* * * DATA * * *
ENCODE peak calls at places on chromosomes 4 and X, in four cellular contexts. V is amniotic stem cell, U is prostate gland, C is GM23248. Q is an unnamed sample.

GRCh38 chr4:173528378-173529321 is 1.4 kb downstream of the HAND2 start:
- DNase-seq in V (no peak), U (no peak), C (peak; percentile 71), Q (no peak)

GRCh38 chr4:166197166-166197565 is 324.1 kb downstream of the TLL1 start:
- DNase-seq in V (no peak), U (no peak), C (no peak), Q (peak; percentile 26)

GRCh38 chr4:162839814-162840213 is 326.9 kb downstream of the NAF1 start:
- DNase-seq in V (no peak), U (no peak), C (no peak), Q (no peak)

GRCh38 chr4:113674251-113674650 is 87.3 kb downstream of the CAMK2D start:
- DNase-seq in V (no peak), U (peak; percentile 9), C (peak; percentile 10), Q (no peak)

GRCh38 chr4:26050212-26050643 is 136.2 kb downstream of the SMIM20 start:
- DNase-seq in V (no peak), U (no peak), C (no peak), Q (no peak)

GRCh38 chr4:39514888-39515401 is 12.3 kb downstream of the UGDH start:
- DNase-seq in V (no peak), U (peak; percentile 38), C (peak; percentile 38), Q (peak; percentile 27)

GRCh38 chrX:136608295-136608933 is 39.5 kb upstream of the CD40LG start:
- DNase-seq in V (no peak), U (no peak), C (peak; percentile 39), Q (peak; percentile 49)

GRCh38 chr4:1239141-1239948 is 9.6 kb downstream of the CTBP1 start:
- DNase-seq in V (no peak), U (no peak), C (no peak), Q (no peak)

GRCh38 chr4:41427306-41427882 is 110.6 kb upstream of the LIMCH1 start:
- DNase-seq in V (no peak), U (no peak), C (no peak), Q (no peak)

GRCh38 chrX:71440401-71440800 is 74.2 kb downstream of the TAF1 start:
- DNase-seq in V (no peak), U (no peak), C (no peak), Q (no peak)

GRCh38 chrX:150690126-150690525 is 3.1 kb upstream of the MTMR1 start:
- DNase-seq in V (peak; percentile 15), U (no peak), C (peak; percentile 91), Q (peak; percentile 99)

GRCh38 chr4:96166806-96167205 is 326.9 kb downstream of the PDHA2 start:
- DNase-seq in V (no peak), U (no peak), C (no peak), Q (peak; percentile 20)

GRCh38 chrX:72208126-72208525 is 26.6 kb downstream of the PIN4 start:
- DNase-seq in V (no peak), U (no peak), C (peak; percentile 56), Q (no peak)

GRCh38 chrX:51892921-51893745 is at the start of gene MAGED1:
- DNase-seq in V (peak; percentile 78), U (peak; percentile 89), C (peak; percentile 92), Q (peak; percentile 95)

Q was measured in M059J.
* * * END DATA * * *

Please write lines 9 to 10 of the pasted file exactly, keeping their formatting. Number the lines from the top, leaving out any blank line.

- DNase-seq in V (no peak), U (peak; percentile 9), C (peak; percentile 10), Q (no peak)

GRCh38 chr4:26050212-26050643 is 136.2 kb downstream of the SMIM20 start: